Up for Auction: Paul César Helleu (1859-1927) elegant Belle Epoque portrait of Lady Croft

Lady Croft printPaul César Helleu (1859-1927) was best known for his Belle Epoque portraits of beautiful society women, and this one will appear at Sworders’ Country House sale in Stansted Mountfichet on December 8th.

Championed by John Singer Sargent, who gave him his start by buying a portrait from him for 1000 francs when Helleu was just 18, the two became lifelong close friends. Sargent’s influence clearly permeates this portrait of Nancy Beatrice Borwick, Lady Croft (1884-1949), wife of Brigadier General Henry Page Croft, later the 1st Baron Croft, who served as Under Secretary of State for War under Churchill from 1940-45.

The Etching of Lady Croft

Nancy Beatrice Borwick, Lady Croft, who was also painted by Philip de Laszlo, probably sat for this portrait around the time of her marriage in 1907. Helleu, who produced more than 2000 drypoint etchings, became a virtuoso of the technique after meeting James Jacques Tissot and recognizing the potential of the technique from the latter’s work.

An Artist Well Connected in the World of Art

Helleu was nothing if not well connected: he also knew Claude Monet, James McNeill Whistler and Giovanni Boldini, was supported by Edgar Degas and became friends with Marcel Proust.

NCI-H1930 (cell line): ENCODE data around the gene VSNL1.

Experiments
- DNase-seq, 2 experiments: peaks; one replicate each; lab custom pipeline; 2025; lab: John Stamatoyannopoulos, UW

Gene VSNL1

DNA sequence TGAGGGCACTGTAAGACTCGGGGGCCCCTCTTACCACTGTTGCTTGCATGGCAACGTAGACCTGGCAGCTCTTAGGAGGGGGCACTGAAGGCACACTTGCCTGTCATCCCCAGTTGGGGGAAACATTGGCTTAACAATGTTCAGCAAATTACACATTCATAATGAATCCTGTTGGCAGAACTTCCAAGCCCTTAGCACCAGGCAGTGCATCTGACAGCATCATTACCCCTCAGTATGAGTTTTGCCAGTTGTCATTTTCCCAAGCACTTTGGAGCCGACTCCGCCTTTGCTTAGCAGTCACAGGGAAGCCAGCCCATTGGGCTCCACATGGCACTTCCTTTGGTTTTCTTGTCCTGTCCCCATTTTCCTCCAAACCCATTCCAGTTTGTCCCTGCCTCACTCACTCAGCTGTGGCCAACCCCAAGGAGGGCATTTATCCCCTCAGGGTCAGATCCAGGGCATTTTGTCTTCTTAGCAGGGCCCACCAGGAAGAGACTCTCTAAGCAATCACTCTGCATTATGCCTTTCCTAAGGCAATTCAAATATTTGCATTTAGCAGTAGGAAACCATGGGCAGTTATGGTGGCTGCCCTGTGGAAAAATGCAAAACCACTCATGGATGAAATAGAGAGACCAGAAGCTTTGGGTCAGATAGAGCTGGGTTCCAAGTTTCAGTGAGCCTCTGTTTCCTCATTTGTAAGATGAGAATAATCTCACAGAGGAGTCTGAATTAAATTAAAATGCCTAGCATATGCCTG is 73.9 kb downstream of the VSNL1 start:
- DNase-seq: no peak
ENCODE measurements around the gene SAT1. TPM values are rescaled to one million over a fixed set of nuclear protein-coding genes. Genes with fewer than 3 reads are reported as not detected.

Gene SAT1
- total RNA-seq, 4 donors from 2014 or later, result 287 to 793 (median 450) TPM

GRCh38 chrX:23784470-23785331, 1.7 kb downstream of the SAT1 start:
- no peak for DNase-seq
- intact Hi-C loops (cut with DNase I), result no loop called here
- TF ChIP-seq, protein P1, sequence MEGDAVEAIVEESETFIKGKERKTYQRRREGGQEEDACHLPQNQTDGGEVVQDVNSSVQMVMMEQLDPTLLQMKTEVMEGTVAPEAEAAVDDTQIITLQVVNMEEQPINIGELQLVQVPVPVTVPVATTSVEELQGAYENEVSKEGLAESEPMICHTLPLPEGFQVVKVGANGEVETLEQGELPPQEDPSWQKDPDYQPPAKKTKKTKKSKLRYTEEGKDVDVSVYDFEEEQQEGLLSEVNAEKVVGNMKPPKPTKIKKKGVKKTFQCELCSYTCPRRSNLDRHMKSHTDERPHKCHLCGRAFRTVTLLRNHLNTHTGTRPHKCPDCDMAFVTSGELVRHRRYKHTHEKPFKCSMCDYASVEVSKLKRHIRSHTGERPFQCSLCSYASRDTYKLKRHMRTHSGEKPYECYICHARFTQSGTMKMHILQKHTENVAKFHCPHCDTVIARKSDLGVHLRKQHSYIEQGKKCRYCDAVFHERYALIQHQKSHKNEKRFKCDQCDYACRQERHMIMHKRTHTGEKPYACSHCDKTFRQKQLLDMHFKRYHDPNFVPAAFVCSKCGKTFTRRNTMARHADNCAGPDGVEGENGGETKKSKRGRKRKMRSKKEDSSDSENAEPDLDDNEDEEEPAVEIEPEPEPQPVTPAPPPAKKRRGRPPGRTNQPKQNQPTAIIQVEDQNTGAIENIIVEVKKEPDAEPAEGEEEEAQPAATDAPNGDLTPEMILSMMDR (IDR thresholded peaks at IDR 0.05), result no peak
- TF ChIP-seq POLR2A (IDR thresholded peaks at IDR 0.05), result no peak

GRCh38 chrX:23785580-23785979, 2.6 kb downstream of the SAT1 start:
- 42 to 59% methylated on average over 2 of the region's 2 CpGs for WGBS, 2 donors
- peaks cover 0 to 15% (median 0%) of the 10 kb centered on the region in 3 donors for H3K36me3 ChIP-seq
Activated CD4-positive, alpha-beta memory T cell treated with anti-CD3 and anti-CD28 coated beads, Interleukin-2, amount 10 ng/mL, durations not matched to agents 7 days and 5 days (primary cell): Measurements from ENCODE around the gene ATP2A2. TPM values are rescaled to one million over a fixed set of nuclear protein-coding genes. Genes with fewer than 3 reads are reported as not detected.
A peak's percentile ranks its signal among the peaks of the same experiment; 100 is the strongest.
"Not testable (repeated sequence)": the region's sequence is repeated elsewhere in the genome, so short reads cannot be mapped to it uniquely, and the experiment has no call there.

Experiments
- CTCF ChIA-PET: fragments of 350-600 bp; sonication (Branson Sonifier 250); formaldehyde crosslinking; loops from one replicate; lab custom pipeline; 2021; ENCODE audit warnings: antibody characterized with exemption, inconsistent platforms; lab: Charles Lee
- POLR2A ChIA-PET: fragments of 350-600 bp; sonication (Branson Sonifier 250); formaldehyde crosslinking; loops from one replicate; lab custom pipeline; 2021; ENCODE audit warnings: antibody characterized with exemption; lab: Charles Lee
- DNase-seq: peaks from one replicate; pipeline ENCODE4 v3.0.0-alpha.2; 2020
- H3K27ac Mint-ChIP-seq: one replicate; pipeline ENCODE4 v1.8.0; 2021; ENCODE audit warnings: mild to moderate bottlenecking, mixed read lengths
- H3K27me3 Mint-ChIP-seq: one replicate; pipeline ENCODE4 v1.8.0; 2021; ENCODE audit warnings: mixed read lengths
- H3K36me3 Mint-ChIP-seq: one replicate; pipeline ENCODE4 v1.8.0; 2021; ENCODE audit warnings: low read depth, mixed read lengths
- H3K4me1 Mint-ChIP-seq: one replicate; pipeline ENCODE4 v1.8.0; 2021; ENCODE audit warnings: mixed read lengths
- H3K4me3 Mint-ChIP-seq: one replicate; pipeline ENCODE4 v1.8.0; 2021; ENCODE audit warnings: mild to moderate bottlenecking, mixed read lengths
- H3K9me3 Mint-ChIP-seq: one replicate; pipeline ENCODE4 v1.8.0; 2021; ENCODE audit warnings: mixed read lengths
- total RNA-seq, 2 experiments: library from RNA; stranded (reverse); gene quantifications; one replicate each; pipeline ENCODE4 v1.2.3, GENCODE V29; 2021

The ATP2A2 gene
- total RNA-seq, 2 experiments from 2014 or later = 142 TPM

Etching Details

The etching, which measures 39 x 29.3cm and is signed in pencil in the margin, has been consigned from the estate of Lady Croft’s youngest daughter, who died earlier this year. The family lived at Fanhams Hall near Ware. The estimate is £1500-2500.

“The confident handling of this exquisite portrait shows Helleu at his finest,” said Sworders Director of Decorative Art, John Black. “Like his mentor, John Singer Sargent, Helleu is a master at capturing the spirit of his sitter as she prepares to embark on married life. “The artist’s use of drypoint allows him to set off the fineness of her features wonderfully against the fluid detail of her clothing, hair and hat.

“This effect creates a spectacular and vibrant contrast, deepening the sense of poise, calm and beauty in the subject.” www.sworder.co.uk

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